The ongoing COVID-19 pandemic has thrown a wrench in almost everything worldwide, including offline Counter-Strike. Instead of the Valve-sponsored ESL Rio Major starting next week as originally planned, it is tentatively scheduled for November. Many industry sources have explained that despite the date being moved six months down the line, it is unlikely the event it takes place in a crowded Rio de Janeiro arena. That leaves Valve with an extremely difficult decision to make.
The first obstacle is deciding which formats of play are on the table, which arguably has the most drastic effect on the legacy of the Major itself. Should it be moved online, it will forever have an asterisk as the one Major that was different than the rest. I won’t speak for the players here, but I’m quite positive they would prefer to wait until it can be played offline. No one wants to end up as the team that won an online Major; it just isn’t the same type of accolade.
If Valve agrees with the idea of keeping the event offline, the next obstacle is deciding where and how it will be played. Both of those decisions then subsequently have an effect on when the event is played. If the objective is to play the Major offline but as soon as possible, it will likely be played without a crowd and within a controlled LAN environment. While that would be a huge step forward compared to the past couple months of play, it is still a compromise.
We already know that ESL One: Cologne will at least be played without a crowd or possibly online. However, the reward of playing that event and all other non-Major events without a crowd outweighs that sacrifice. The world of Counter-Strike must keep turning and by doing so, we will be best situated to capitalize when the world slowly returns to something resembling normalcy. The tipping point is when it comes to the pinnacle of the game and sacrifice should be kept to a minimum. Major tournaments require performing at the highest level on the biggest stage, which completely changes when held in a studio.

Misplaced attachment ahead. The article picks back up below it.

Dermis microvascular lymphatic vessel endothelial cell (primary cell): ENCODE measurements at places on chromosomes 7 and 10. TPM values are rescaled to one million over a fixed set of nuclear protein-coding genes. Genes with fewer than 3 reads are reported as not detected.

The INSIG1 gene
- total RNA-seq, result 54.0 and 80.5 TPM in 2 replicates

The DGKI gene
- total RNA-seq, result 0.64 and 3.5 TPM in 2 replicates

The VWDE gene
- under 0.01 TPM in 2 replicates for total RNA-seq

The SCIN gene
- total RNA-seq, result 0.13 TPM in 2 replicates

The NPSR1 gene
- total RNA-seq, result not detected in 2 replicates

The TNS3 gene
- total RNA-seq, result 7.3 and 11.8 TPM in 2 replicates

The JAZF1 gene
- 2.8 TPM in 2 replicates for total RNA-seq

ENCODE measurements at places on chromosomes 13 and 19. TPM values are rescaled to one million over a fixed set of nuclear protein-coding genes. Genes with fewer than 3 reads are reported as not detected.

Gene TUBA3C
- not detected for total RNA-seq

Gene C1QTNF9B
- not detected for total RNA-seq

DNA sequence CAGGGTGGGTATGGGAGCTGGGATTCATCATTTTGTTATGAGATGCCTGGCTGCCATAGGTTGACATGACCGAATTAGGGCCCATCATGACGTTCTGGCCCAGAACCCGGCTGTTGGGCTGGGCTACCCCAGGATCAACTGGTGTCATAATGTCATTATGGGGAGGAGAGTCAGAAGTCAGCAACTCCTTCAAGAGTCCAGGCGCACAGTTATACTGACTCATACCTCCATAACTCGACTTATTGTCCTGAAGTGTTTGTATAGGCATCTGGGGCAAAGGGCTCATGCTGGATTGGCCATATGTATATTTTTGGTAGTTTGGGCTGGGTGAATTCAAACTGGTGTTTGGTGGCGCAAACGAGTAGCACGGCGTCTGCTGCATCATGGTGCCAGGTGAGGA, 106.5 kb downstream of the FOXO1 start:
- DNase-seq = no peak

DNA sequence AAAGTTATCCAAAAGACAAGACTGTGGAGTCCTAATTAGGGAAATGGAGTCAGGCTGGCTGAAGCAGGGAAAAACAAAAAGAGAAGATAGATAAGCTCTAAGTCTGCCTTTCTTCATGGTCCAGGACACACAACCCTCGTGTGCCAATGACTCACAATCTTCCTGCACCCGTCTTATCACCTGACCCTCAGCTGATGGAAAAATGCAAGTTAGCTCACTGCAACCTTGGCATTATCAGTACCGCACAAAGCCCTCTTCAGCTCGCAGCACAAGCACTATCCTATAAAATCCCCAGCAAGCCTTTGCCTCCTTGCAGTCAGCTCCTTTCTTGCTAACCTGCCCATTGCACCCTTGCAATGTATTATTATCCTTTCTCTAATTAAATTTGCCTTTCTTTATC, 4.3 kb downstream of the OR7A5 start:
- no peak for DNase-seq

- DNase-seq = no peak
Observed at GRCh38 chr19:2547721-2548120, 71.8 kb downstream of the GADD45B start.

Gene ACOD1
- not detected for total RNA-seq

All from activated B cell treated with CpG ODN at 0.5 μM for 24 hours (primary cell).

Similarly to the asterisk that would exist if a Major was played online, one would still exist next to the name of a studio based Major winner. Playing in front of a crowd for the most prestigious trophy takes a level of poise that highlights the world’s best like no other event does. That level of emotion cannot be replicated artificially and it would be a let down to harm the prestige and legacy of the accomplishment out of impatience. It wouldn’t feel right to watch a crowdless Major, and I imagine it wouldn’t feel right to play.
I don’t like the idea of widening the gap even further between Major tournaments than already scheduled, but I think it would be viewed as the right move when we look back. Perhaps a timeline exists where the Major can take place with a crowd in November, but there are still too many unknowns to feel confident in that. It is my hope that Valve recognize just how special Major tournaments are and keep their legacy from being tarnished during this uncertain time.